I’ll admit it was a puppy love because I wasn’t even 10-years-old when I first spotted her. But just like young kids sometimes fall in love with their teacher, I fell head over heals in love with her looks. Later, as I really got to know her, I came to love everything about her.
I’m talking about Wyoming, of course. Why Wyoming?
First, there is the debt of gratitude I owe Rock Springs, Wyo., for saving my life once. We were flying in a small plane on our way to Cheyenne and we never should have even been in the air in the first place. We started icing up and needed to get down in a hurry and Rock Spring was there for me, just like a loyal friend.
For years I went to Cheyenne once a year to announce a video sale, as I had done before that in Torrington. I’ve worked cattle auctions all over the state through the years and as beautiful as Jackson and the Grand Tetons are, my favorite Wyoming town is Sheridan. Other than where I’ve lived for 40 years, Sheridan is my favorite place on earth. Part of the reason is that I’m a leatherworker and Sheridan is the mecca we all worship. It’s the home of Sheridan style leather tooling, the home of the biggest leatherworking confab in the country, and was the home of Don King, a man whose name you’ve seen on countless caps advertising King’s Ropes. Don was a legendary saddlemaker and quickly made Sheridan the capital of my addiction. If you love cowboys, and their gear, you owe it to yourself to go to Don Kings rope shop. Walk to the back of the store and through an alley to see one of the best collections of cowboy collectibles this side of the Cowboy Hall of Fame.
After I got to know Wyoming on more than a friendly basis I fell in love with her people ... and the lack of them. Wyoming is one of the least populated states in the nation and I like that. A lot. I like the fact that Wyoming folks speak the truth, are friendly and have a sense of humor that seems to mesh with mine. They are independent and still have a pioneer spirit.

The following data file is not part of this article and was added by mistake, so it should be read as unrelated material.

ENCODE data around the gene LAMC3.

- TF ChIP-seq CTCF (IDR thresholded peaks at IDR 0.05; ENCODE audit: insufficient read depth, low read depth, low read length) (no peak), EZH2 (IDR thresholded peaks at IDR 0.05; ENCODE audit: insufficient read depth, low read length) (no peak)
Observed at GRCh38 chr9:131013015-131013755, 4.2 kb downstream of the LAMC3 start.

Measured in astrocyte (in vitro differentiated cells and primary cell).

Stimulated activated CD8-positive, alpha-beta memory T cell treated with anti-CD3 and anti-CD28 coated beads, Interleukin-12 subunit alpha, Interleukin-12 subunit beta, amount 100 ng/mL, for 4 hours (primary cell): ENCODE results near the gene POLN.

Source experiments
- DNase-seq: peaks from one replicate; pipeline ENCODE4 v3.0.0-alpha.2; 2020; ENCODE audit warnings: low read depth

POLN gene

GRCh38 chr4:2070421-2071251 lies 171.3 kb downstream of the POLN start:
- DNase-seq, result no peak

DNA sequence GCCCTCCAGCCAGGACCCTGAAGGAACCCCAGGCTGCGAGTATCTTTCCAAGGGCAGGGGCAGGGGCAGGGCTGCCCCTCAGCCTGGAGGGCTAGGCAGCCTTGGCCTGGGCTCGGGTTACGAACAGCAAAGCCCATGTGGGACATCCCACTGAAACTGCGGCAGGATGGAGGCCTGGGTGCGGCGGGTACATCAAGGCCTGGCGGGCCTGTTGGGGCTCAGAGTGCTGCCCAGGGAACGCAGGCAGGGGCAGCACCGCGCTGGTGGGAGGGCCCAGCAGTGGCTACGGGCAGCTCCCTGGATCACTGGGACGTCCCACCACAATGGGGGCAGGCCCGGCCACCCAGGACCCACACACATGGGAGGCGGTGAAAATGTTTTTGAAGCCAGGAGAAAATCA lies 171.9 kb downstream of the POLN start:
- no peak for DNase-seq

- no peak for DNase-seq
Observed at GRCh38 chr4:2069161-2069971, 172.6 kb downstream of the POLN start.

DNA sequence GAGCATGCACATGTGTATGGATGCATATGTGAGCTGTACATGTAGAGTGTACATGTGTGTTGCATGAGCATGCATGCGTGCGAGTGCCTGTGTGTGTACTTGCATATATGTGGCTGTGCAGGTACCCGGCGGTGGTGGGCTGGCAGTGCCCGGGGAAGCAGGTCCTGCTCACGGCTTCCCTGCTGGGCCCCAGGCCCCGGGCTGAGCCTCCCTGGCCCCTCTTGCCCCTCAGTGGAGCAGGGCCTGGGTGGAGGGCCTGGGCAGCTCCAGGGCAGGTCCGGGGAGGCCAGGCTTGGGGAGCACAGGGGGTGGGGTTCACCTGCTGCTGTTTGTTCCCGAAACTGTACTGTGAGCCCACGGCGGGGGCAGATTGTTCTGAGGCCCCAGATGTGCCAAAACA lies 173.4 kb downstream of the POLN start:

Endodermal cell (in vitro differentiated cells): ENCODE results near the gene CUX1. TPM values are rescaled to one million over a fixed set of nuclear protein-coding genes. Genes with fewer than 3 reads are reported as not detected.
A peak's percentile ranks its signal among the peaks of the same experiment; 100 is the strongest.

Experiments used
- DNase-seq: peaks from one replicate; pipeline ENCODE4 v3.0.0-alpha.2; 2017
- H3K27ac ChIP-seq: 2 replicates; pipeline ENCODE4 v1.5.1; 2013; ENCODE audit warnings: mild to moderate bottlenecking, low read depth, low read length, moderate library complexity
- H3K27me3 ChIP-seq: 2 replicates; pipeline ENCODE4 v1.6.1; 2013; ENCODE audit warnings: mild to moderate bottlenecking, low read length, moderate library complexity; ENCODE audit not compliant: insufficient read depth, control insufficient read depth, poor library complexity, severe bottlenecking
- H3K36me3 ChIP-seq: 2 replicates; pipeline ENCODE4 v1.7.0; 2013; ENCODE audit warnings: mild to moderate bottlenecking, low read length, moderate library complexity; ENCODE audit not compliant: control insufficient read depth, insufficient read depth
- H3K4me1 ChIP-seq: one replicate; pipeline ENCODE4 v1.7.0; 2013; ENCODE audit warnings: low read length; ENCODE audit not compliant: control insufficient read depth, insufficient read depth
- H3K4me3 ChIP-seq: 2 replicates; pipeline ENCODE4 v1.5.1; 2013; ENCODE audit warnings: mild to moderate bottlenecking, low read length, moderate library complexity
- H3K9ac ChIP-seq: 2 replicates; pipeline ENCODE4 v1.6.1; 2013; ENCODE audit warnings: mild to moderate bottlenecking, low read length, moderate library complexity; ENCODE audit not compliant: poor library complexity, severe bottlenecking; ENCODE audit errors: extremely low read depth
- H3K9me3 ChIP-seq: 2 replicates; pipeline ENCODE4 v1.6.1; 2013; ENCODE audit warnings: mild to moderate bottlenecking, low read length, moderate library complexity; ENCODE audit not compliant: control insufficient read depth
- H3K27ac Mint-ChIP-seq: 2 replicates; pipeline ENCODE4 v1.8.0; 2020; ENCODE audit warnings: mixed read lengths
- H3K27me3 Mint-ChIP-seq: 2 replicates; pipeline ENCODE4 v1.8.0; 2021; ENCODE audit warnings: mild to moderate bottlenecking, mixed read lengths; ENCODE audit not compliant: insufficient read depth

I remember attending an FFA leadership conference in Washington DC and seeing all the statues in the Capitol’s Statuary Hall that represent each state. The one that stood out to me was Wyoming’s, and not just because it’s a woman. Esther Hobart Morris represents Wyoming because in the 1860s she worked tirelessly to give women in Wyoming equal rights. She is one of the main reasons that in 1869 Wyoming was the first government IN THE WORLD to grant women the right to vote. Good for them!
There are all sorts of theories as to why Wyoming was the first but it boils down to how practical the folks of Wyoming have always been. The 1870s census showed there were only 1,049 females over the age of 10 in the entire state and 6,107 men were chasing them around. The men thought that by showing their gentlemanly side they might attract more females to the state. And so, they let them vote. And it worked! It attracted a tough and independent type woman who would eventually give birth to the wonderful Wyoming that I love. I’d be living there now if I ever thought I was tough enough, but the Wyoming wind has kept the riff raff like me out.
Wyoming gave women the right to vote because they were practical and honest. And they still are. For example, awhile back in this column I told you about my neighbor and the 40 foot motor home he’d purchased at a garage sale to go see his Nebraska relatives. He kept breaking down and when he made a side trip to see the sights in Wyoming his RV completely collapsed. He got the rust heap towed to a garage where the mechanic inspected the junker and told my neighbor, “You only need one part.”
My neighbor was ecstatic and couldn’t believe his luck. “Just one part, really?”
“Yep, that’s right,” the Wyoming mechanic said. “Just one part ... about 40 feet long.” ❖